[toc]The daily fantasy sports industry was turned on its head this week.
Then came a report from Axios on the financials of those companies heading into the merger, when it was announced last fall. The bombshell there was that DraftKings posted an operating loss of half a billion dollars in 2015. (Both companies also posted significant operating losses in 2016, per the documents reported by Axios.)
Where does everyone go from here?
The DraftKings-FanDuel merger: A court battle or no?
Whether FanDuel and DraftKings both fight the FTC in court appears to be an open question. No one from either company has indicated, for certain, that they will.
Reading the tea leaves, here’s what we have:
- A joint statement from FanDuel CEO Nigel Eccles and DraftKings CEO Jason Robins (emphasis added): “We are disappointed by this decision and continue to believe that a merger is in the best interests of our players, our companies, our employees and the fantasy sports industry. We are considering all our options at this time.”
- An internal DraftKings email saying (again, emphasis added): “We…are working with our legal team and FanDuel to chart the best court of action, which could include going to court to make our case about the benefits of the proposed merger.” (The same email did say DraftKings “will ask a federal court to issue an injunction against” the FTC action.)
Notice that neither says going to court for the long haul — beyond that initial proposed action by DraftKings — is a done deal.
Before the merger…
There’s also this underplayed bit from the Axios report on a FanDuel pre-merger document to investors:
“If completion of the Transaction does not occur, the value of FanDuel Shares as well as the FanDuel Group’s ongoing business may be adversely affected, including as a result of (i) having to pay certain non-recurring transaction costs relating to the Transaction (including legal, advisory, accounting and other professional fees), and (ii) having to devote significant attention and resources of the management of FanDuel to the Transaction, instead of pursuing other business opportunities that could have been beneficial to the FanDuel Group.”
If people one one or both sides think going to court is a losing battle — that time, money and energy are best invested elsewhere — might they skip it altogether? That appears to be at least a possibility.
The path to profitability for DFS?
The Axios report/FanDuel merger document also confirms what we already knew: Neither company is terribly close to profitability, right now.
The numbers from 2015 serve as an outlier in terms of marketing spending. They included hundreds of millions of dollars spent on TV commercials. But getting to profitability in the short term still looks like a tall order. It would obviously require either:
- Cutting costs in a major way. The merger, if it were to happen, would obviously accomplish that. The sites are still tied to sponsorship deals of varying lengths and terms. And the need to lobby for fantasy sports bills in a variety of states will continue on for years, in addition to paying new fees and taxes as laws are enacted.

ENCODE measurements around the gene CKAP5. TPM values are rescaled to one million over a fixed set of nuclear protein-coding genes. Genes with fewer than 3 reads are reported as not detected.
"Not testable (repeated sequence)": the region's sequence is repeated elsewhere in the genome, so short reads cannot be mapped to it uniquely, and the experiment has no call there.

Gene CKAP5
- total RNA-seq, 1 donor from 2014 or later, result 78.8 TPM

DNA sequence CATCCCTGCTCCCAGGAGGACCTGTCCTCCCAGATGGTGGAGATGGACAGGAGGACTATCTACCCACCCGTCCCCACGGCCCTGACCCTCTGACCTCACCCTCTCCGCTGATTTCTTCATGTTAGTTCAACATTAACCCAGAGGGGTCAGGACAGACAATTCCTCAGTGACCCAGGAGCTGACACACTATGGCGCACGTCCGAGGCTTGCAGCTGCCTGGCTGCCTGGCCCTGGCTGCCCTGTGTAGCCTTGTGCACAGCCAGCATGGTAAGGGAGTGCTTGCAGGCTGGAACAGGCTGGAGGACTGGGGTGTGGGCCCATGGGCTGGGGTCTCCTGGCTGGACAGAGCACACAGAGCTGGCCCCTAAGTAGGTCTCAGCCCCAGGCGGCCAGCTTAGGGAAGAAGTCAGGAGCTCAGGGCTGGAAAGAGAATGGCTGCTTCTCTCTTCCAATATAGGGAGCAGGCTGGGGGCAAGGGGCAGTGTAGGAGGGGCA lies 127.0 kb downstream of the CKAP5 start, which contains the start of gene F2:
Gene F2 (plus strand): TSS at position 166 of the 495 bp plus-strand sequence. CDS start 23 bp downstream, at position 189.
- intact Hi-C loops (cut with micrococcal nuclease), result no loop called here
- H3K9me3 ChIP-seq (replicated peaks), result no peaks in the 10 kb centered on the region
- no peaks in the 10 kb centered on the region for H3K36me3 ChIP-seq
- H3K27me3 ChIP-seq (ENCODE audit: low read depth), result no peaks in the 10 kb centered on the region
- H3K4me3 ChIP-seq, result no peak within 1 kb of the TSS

- Finding a way to generate large amounts of new revenue. The way DraftKings and FanDuel run their business — taking about 10 to 15 percent of all entry fees — requires a huge amount of liquidity to succeed. Right now, both companies are trying to grow organically (read: not like their approach in 2015). Getting revenue to outpace expenses — in a meaningful way — seems like a tough get, with the way things stand right now.
FanDuel, for its part, has intimated in the past that it could be profitable immediately if it chose to focus on that rather than growth. Of course, the valuations of the companies are based on future growth and prospects, not trying to make money right now.
The DFS industry still covets bigger audiences. FanDuel and DraftKings have their eyes on the larger universe of sports fans in the US and beyond. They have only penetrated a small percentage of that audience.
More realistically, they still hope they can make inroads with the larger fantasy industry. New research presented at the Fantasy Sports Trade Association summer conference estimated the universe of fantasy sports players of any type in the US and Canada at 59.3 million people. Finding a way to convert those people to DFS would seemingly be a necessity moving forward.
One other scenario: The merger doesn’t happen, and one company comes out on top.
What happens in NFL season?
The summer is the downtime for the DFS industry. (That excludes the upticks for DraftKings around the biggest golf tournaments on the PGA Tour.)
DraftKings and FanDuel focus their efforts on their daily fantasy football offerings; the rubber meets the road for both — and the rest of the industry — from September through December.
Right now, it looks like the two sites will continue as they were — being competitors. That’s been the dynamic, ever since the merger was announced, of course.
While DraftKings has raised funds since the merger, FanDuel has not (at least not that is publicly known). Of course, we also know that DraftKings has spent a lot more than FanDuel in the past.
Neither company probably wants to go through another 2016, which saw a bit of growth but was relatively flat, but the uncertainty of the merger might not leave other options. What, if anything, will they do to spur growth? (We also know Paddy Power Betfair plans to leverage its fantasy platform, Draft, with a substantial marketing spend.)
What the “big two” will do come NFL season — merger or no — will be interesting to watch.